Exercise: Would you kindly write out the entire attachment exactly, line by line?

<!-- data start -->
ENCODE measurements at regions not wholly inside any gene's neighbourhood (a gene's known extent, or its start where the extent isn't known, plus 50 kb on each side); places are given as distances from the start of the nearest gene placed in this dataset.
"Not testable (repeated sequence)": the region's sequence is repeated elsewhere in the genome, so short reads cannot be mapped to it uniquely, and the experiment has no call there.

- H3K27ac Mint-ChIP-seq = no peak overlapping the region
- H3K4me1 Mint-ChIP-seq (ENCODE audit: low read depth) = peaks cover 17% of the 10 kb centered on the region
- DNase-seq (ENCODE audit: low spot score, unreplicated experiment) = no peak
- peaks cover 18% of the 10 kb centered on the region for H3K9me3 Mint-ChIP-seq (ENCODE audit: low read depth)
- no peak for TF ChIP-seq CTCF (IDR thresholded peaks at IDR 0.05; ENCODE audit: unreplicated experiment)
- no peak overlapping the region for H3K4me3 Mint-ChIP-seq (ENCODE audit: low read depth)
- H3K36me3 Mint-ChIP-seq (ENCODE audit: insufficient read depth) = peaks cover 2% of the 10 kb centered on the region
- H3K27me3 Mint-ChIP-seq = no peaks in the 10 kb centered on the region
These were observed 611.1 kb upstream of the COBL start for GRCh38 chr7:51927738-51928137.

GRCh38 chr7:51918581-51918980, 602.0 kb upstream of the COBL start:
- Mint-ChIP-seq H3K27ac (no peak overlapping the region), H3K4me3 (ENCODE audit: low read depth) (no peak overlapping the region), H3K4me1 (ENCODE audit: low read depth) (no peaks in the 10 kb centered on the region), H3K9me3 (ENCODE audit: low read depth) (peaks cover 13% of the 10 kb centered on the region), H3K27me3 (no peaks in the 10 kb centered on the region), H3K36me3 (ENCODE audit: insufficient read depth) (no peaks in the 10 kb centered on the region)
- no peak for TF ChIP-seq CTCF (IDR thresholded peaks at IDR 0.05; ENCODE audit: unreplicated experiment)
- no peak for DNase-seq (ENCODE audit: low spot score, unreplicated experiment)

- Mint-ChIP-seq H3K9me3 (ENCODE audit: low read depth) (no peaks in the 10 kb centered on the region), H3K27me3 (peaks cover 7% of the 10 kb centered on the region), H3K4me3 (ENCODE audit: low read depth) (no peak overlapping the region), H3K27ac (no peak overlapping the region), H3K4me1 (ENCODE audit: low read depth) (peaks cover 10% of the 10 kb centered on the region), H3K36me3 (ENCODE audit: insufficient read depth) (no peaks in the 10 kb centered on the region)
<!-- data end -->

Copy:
ENCODE measurements at regions not wholly inside any gene's neighbourhood (a gene's known extent, or its start where the extent isn't known, plus 50 kb on each side); places are given as distances from the start of the nearest gene placed in this dataset.
"Not testable (repeated sequence)": the region's sequence is repeated elsewhere in the genome, so short reads cannot be mapped to it uniquely, and the experiment has no call there.

- H3K27ac Mint-ChIP-seq = no peak overlapping the region
- H3K4me1 Mint-ChIP-seq (ENCODE audit: low read depth) = peaks cover 17% of the 10 kb centered on the region
- DNase-seq (ENCODE audit: low spot score, unreplicated experiment) = no peak
- peaks cover 18% of the 10 kb centered on the region for H3K9me3 Mint-ChIP-seq (ENCODE audit: low read depth)
- no peak for TF ChIP-seq CTCF (IDR thresholded peaks at IDR 0.05; ENCODE audit: unreplicated experiment)
- no peak overlapping the region for H3K4me3 Mint-ChIP-seq (ENCODE audit: low read depth)
- H3K36me3 Mint-ChIP-seq (ENCODE audit: insufficient read depth) = peaks cover 2% of the 10 kb centered on the region
- H3K27me3 Mint-ChIP-seq = no peaks in the 10 kb centered on the region
These were observed 611.1 kb upstream of the COBL start for GRCh38 chr7:51927738-51928137.

GRCh38 chr7:51918581-51918980, 602.0 kb upstream of the COBL start:
- Mint-ChIP-seq H3K27ac (no peak overlapping the region), H3K4me3 (ENCODE audit: low read depth) (no peak overlapping the region), H3K4me1 (ENCODE audit: low read depth) (no peaks in the 10 kb centered on the region), H3K9me3 (ENCODE audit: low read depth) (peaks cover 13% of the 10 kb centered on the region), H3K27me3 (no peaks in the 10 kb centered on the region), H3K36me3 (ENCODE audit: insufficient read depth) (no peaks in the 10 kb centered on the region)
- no peak for TF ChIP-seq CTCF (IDR thresholded peaks at IDR 0.05; ENCODE audit: unreplicated experiment)
- no peak for DNase-seq (ENCODE audit: low spot score, unreplicated experiment)

- Mint-ChIP-seq H3K9me3 (ENCODE audit: low read depth) (no peaks in the 10 kb centered on the region), H3K27me3 (peaks cover 7% of the 10 kb centered on the region), H3K4me3 (ENCODE audit: low read depth) (no peak overlapping the region), H3K27ac (no peak overlapping the region), H3K4me1 (ENCODE audit: low read depth) (peaks cover 10% of the 10 kb centered on the region), H3K36me3 (ENCODE audit: insufficient read depth) (no peaks in the 10 kb centered on the region)